[sen-uh-taf, -tahf]


a sepulchral monument erected in memory of a deceased person whose body is buried elsewhere.

Origin of cenotaph

1595–1605; < Latin cenotaphium < Greek kenotáphion, equivalent to kenó(s) empty + -taphion (táph(os) tomb + -ion diminutive suffix)
Related formscen·o·taph·ic [sen-uh-taf-ik] /ˌsɛn əˈtæf ɪk/, adjective
Dictionary.com Unabridged Based on the Random House Unabridged Dictionary, © Random House, Inc. 2019

Examples from the Web for cenotaph

Contemporary Examples of cenotaph

  • Others think it may be a cenotaph, built to house Alexander himself but then left empty after Ptolemy made off with his body.

    The Daily Beast logo
    Is This Alexander the Great’s Tomb?

    James Romm

    September 13, 2014

  • Walking in the rain toward the cenotaph, I observed that about every other person wore a red paper poppy in the lapel.

    The Daily Beast logo
    Lessons from Another War

    Christopher Buckley

    November 12, 2009

Historical Examples of cenotaph

British Dictionary definitions for cenotaph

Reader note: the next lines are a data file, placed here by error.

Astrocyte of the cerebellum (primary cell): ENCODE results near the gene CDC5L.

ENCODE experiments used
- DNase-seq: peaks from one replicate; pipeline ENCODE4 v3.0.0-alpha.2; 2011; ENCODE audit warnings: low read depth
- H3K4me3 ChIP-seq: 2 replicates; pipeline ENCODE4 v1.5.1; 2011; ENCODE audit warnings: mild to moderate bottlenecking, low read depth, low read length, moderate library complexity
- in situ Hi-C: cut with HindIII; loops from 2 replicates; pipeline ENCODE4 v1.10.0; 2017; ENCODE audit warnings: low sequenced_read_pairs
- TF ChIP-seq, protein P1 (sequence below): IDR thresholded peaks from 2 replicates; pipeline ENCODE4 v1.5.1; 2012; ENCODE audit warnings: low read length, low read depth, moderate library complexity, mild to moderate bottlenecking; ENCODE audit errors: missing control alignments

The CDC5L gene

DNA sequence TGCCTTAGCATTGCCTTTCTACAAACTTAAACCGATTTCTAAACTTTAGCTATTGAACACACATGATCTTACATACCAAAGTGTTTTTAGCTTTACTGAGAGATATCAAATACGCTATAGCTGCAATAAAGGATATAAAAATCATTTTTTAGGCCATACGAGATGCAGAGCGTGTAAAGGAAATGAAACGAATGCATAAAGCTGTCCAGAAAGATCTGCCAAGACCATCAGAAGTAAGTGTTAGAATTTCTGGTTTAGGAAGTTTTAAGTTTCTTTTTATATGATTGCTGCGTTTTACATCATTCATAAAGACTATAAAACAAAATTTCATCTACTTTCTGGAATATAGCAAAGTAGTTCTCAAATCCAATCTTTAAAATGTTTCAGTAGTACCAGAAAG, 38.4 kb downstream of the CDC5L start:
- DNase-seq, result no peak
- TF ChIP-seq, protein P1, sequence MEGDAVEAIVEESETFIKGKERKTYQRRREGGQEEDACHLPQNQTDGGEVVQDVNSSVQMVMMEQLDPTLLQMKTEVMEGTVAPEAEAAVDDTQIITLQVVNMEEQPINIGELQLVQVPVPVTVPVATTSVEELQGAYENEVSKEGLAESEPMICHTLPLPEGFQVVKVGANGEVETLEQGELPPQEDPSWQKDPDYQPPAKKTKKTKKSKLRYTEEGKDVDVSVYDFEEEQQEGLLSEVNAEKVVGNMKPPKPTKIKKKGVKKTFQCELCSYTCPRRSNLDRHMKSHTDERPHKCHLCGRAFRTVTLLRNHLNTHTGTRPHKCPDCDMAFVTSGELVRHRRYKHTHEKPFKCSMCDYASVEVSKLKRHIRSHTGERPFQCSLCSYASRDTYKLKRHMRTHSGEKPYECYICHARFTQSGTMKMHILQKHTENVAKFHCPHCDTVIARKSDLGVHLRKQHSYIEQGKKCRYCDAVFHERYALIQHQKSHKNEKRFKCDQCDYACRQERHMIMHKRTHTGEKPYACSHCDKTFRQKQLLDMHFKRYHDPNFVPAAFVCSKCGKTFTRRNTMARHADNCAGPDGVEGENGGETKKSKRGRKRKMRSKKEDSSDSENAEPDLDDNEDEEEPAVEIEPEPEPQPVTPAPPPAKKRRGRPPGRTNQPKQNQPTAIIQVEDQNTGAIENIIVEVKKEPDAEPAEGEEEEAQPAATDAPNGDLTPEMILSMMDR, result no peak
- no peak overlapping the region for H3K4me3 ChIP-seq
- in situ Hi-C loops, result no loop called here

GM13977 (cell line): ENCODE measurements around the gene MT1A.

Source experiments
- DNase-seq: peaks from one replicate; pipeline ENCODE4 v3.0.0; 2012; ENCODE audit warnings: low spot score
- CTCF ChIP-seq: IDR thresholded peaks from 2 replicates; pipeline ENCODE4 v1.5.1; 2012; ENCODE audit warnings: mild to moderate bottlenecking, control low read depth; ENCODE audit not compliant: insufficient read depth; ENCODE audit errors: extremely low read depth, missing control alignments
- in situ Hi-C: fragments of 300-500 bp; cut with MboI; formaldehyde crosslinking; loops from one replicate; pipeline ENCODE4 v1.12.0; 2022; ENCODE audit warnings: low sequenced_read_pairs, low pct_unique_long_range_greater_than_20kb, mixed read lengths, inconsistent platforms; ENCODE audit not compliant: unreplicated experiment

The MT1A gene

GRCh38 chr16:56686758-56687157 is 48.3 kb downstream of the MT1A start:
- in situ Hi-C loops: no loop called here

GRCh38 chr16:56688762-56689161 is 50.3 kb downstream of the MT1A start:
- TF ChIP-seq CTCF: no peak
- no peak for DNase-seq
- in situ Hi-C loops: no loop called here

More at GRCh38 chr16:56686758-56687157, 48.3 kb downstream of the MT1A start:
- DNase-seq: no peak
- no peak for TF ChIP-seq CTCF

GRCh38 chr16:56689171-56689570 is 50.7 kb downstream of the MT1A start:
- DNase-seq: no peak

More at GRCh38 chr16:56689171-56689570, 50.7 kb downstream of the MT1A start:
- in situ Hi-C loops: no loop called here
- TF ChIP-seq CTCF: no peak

a monument honouring a dead person or persons buried elsewhere
Derived Formscenotaphic, adjective

Word Origin for cenotaph

C17: from Latin cenotaphium, from Greek kenotaphion, from kenos empty + taphos tomb



the Cenotaph the monument in Whitehall, London, honouring the dead of both World Wars: designed by Sir Edwin Lutyens: erected in 1920
Collins English Dictionary - Complete & Unabridged 2012 Digital Edition © William Collins Sons & Co. Ltd. 1979, 1986 © HarperCollins Publishers 1998, 2000, 2003, 2005, 2006, 2007, 2009, 2012

Word Origin and History for cenotaph

c.1600, from French cénotaphe (16c.), from Latin cenotaphium, from Greek kenotaphion, from kenos "empty" (see keno-) + taphos "tomb, burial, funeral," from PIE root *dhembh- "to bury."

Online Etymology Dictionary, © 2010 Douglas Harper